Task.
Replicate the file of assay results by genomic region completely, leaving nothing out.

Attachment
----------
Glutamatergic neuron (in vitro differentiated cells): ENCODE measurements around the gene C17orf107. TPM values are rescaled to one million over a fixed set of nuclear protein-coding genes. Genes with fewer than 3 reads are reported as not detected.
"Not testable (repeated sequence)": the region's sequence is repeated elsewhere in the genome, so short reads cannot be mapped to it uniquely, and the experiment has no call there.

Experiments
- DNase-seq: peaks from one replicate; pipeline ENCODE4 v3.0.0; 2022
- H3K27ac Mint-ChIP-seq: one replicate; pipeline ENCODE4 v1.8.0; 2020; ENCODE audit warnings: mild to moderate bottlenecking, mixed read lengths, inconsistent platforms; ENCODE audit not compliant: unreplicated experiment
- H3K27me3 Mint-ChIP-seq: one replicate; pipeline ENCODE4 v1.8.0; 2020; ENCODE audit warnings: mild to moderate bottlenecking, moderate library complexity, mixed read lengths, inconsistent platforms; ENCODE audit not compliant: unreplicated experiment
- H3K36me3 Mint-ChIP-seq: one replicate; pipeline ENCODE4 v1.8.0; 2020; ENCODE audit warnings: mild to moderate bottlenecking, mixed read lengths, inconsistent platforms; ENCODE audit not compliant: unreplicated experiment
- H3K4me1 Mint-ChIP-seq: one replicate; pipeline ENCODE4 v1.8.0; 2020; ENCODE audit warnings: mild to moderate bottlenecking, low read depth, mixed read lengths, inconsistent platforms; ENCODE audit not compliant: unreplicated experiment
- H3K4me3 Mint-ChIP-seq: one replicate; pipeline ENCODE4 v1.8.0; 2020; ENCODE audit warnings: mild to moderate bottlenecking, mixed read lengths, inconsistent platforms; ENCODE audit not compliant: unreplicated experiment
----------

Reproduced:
Glutamatergic neuron (in vitro differentiated cells): ENCODE measurements around the gene C17orf107. TPM values are rescaled to one million over a fixed set of nuclear protein-coding genes. Genes with fewer than 3 reads are reported as not detected.
"Not testable (repeated sequence)": the region's sequence is repeated elsewhere in the genome, so short reads cannot be mapped to it uniquely, and the experiment has no call there.

Experiments
- DNase-seq: peaks from one replicate; pipeline ENCODE4 v3.0.0; 2022
- H3K27ac Mint-ChIP-seq: one replicate; pipeline ENCODE4 v1.8.0; 2020; ENCODE audit warnings: mild to moderate bottlenecking, mixed read lengths, inconsistent platforms; ENCODE audit not compliant: unreplicated experiment
- H3K27me3 Mint-ChIP-seq: one replicate; pipeline ENCODE4 v1.8.0; 2020; ENCODE audit warnings: mild to moderate bottlenecking, moderate library complexity, mixed read lengths, inconsistent platforms; ENCODE audit not compliant: unreplicated experiment
- H3K36me3 Mint-ChIP-seq: one replicate; pipeline ENCODE4 v1.8.0; 2020; ENCODE audit warnings: mild to moderate bottlenecking, mixed read lengths, inconsistent platforms; ENCODE audit not compliant: unreplicated experiment
- H3K4me1 Mint-ChIP-seq: one replicate; pipeline ENCODE4 v1.8.0; 2020; ENCODE audit warnings: mild to moderate bottlenecking, low read depth, mixed read lengths, inconsistent platforms; ENCODE audit not compliant: unreplicated experiment
- H3K4me3 Mint-ChIP-seq: one replicate; pipeline ENCODE4 v1.8.0; 2020; ENCODE audit warnings: mild to moderate bottlenecking, mixed read lengths, inconsistent platforms; ENCODE audit not compliant: unreplicated experiment